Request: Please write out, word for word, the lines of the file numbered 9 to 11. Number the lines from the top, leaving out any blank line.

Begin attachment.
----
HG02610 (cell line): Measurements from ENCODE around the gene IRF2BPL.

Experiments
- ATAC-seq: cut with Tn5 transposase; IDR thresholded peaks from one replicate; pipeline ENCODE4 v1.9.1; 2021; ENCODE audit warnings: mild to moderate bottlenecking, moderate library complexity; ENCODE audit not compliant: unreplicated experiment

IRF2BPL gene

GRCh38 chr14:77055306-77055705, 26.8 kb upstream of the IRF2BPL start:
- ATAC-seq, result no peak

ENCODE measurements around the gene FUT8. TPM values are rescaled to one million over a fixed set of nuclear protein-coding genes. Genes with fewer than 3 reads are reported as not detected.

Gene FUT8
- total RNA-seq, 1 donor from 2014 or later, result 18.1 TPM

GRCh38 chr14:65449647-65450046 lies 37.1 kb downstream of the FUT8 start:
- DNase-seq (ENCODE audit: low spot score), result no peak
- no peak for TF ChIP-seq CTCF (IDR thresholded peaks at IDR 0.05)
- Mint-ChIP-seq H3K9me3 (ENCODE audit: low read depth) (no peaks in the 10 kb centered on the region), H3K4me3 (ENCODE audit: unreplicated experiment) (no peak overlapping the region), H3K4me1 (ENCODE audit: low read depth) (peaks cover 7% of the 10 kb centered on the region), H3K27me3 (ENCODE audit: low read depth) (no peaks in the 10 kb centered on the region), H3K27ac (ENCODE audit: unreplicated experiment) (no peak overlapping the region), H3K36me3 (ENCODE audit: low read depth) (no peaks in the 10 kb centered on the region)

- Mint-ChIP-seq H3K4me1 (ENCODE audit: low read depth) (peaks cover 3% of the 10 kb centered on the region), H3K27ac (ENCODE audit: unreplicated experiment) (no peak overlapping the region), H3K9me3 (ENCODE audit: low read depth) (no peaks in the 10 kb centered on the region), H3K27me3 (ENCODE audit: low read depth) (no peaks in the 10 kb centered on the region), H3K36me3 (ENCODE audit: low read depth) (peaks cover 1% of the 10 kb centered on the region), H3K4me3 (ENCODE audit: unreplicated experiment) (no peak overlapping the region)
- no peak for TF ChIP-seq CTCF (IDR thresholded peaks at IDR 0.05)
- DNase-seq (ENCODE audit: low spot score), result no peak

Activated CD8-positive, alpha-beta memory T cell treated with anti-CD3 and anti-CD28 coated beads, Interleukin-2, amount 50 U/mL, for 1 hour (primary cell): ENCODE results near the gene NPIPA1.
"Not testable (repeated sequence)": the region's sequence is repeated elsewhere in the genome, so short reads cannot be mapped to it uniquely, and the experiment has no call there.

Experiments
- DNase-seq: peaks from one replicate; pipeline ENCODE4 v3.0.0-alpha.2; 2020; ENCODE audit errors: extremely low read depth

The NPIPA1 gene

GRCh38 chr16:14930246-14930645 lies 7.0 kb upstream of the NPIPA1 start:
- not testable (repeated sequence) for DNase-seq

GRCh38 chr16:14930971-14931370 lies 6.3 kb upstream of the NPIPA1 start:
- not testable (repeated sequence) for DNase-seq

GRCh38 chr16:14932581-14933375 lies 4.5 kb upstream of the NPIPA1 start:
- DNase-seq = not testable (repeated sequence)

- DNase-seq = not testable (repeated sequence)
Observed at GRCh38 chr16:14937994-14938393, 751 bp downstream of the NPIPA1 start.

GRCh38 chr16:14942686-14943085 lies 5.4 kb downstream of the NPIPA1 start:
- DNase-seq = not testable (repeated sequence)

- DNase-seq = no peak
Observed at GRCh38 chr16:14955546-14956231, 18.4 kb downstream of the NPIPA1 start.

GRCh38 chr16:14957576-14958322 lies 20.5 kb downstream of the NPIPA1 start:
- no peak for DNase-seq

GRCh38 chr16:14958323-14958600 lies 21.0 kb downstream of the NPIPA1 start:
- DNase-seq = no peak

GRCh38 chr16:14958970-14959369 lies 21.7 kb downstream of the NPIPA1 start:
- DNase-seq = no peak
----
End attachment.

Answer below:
- total RNA-seq, 1 donor from 2014 or later, result 18.1 TPM

GRCh38 chr14:65449647-65450046 lies 37.1 kb downstream of the FUT8 start:
- DNase-seq (ENCODE audit: low spot score), result no peak